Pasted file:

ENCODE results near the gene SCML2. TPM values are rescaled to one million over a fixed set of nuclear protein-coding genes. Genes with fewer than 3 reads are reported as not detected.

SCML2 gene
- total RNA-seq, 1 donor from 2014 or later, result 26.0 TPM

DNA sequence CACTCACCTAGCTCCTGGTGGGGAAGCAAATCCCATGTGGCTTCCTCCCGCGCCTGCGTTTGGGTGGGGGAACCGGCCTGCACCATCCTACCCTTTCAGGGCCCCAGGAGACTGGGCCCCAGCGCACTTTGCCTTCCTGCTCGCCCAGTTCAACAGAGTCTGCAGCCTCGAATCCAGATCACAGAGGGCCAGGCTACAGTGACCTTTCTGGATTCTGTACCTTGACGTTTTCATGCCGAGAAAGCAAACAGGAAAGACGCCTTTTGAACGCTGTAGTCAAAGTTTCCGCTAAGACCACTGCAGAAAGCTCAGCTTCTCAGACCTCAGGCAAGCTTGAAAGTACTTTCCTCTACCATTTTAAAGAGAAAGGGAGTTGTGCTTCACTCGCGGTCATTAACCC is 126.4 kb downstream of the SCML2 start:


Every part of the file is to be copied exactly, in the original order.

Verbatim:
ENCODE results near the gene SCML2. TPM values are rescaled to one million over a fixed set of nuclear protein-coding genes. Genes with fewer than 3 reads are reported as not detected.

SCML2 gene
- total RNA-seq, 1 donor from 2014 or later, result 26.0 TPM

DNA sequence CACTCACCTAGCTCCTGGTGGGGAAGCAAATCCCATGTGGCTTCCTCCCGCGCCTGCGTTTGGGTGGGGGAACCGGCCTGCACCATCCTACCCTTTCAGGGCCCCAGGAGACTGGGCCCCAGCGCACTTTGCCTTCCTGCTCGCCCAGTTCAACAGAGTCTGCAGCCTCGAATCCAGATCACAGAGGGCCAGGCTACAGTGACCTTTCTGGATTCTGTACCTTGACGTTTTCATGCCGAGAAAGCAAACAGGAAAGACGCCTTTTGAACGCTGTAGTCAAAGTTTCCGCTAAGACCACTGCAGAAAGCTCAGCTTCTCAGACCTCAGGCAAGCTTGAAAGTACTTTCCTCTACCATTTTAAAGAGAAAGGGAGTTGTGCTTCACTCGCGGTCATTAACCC is 126.4 kb downstream of the SCML2 start: